“We would still be struggling without the Wind Farm. It has made a huge difference in paying bills and payroll. We get $65,000 a month for the first three years which goes into our impact fund and is gathering interest now. Then, we collect around $500,000 in taxes every six months. (Half goes to the state.) The county excused 50 percent of its tax bill for the first five years. Thereafter, taxes will rise incrementally to 100 percent.”
“We certainly would be happy if Invenergy put in more towers at the Wind Farm. It was good for everybody that the County Commissioners worked so closely with them to get the Wind Farm in the county.”
One of Rosemarie’s personal treasures is her father, Ben Steele. Ben is famed for his art work, much of it based on his experience in World War II in the Pacific and especially during the Bataan Death March. “He’s the artist. I can draw. I was raising children and didn’t have time for art. I do needlework and hand crafts. And read a lot. I’m one of the best customers that the Public Library has, I swear. I read most anything, but I like mystery and suspense.”
“My father is still painting at 90. Paints every day. He retired as professor and head of the art department at Eastern Montana College when he was sixty. He said if he knew he was going to live this long, he would have kept teaching.”
Rosemarie has four children. Dean Thompson, runs Steve Parks Apiary, and Wendy Brouillette, has her own massage therapy business and also works for the hospital. Both live in Harlowton. Faron Thompson is employed by the state and teaches Tae Kwon Do in Billings. Kari Lane works in the school system in College Station, Texas, and is studying to be a teacher.
She also has eight grandchildren, five nearby and two in Texas and one in Arizona. “Oh, yes. My children and grandchildren are absolutely my treasures.”
While her father may be the artist in the family, Rosemarie has a singing voice and a flare for the dramatic. She has been one of the Jawbone Players for many years. Her first role was in Fiddler on the Roof. “I wanted to be in the chorus but I was cast as one of Tevye’s daughters.”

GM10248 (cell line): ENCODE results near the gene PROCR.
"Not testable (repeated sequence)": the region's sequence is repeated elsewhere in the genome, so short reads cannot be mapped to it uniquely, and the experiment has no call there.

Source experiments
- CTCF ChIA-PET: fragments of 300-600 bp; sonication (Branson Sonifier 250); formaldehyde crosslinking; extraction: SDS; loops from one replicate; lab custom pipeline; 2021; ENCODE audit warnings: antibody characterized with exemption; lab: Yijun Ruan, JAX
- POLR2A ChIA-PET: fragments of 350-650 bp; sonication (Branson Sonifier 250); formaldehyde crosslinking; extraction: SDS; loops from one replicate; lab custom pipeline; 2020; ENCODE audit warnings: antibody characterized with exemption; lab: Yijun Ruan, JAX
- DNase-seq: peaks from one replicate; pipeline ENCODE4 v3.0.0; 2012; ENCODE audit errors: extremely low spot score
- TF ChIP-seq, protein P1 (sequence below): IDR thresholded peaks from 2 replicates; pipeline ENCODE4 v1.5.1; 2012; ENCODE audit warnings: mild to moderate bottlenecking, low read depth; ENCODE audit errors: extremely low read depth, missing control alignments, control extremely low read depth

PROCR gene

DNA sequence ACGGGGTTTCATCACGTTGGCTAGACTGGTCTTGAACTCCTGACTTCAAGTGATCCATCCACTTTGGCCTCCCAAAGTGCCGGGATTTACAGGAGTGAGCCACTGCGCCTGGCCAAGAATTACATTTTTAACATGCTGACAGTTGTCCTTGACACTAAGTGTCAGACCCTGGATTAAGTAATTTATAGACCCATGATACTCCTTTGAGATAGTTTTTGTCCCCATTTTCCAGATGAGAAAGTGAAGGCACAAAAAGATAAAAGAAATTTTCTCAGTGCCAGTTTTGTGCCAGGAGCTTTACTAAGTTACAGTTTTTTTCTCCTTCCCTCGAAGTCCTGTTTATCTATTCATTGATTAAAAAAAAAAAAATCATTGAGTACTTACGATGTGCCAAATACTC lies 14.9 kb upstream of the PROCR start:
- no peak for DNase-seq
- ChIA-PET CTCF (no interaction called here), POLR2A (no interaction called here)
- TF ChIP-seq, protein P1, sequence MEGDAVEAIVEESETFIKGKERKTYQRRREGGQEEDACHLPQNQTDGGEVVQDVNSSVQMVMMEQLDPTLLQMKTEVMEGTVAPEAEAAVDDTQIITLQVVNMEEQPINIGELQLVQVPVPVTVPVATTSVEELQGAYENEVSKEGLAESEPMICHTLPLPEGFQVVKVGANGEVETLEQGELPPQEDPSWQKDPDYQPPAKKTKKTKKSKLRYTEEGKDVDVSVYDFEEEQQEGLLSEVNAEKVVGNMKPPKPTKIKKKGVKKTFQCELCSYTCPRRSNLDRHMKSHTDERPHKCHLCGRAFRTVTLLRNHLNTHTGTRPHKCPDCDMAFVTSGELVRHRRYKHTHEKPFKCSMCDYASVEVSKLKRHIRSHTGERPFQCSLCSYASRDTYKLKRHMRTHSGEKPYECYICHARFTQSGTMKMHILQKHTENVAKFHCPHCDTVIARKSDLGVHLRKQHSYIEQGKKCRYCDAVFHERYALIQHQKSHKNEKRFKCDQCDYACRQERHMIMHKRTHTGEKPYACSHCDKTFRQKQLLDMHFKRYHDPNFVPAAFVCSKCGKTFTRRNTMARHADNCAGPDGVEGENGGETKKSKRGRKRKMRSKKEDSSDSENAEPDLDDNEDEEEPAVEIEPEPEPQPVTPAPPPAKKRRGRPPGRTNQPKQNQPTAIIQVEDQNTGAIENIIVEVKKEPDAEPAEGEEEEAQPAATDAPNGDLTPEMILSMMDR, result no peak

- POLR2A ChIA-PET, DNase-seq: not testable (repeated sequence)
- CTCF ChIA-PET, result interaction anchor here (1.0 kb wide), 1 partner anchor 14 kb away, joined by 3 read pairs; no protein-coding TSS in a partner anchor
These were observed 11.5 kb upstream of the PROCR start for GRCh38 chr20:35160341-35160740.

Rosemarie was Mother Superior in Nunsense and performed in The Music Man, My Fair Lady, and more recently in the female version of The Odd Couple and Death By Chocolate.
“I directed the first non-blackface Kiwanis Show. The Club voted for that change in 1992. There were some complaints and some people quit over it, but we thought it was for the best.”
Steele was director of the Kiwanis Show for eight years. “I had taken part in the chorus and the women’s quartet. And, I used to direct the country and western variety show that raised money first for the Chamber of Commerce and later the Swim Team. We called it the Brand New Opry and then Nashville Montana. It wasn’t elite like the Kiwanis Show. Anyone could join in.”
Steele was one of the first five women to become Kiwanis members. The others were Linda Hickman, Geri Hensel, Janet Hill and Beth Keating. Like Geri Hensel, she gets into holidays and decorates her house for every one of them. “My house is filled with decorations at Christmas. I do some decorating at the office, but mostly at home. I love Christmas.”
These days, Rosemarie Steele is Harlowton Kiwanis President. “I’m kind of enjoying it. It’s not as hard as I thought it would be.” Ms. Steele leads the Wednesday meetings and always enjoys directing a heartfelt chorus of Happy Birthday or Anniversary when someone’s day comes up. It would be hard not to notice her enthusiasm, sense of humor, and dedication to the community.
As a Kiwanian, Rose recently shared some of the fun, crazy and laughable letters she has received as County Treasurer over the years. (See letter and story below.)
To be sure, Rosemarie is a local treasure as well as the Wheatland County Treasure.
When Pat Black was Deputy Treasurer, money - a lot of money - turned up missing one morning. When Rose opened the safe there was NO MONEY to be found in the vault. Rose and Pat looked and looked, but NO MONEY.
“We thought we had been robbed. But, that was pretty unlikely because it is time-lock safe which is inside the vault. But, we got the Sheriff, Steve Riveland, on the case. We were at it for 2 1/2 hours and I had to go to the bank to get cash to work with customers . . .
“When we found the money hidden behind the door in the wrong place. It was in a drawer instead of the safe. Whew!!”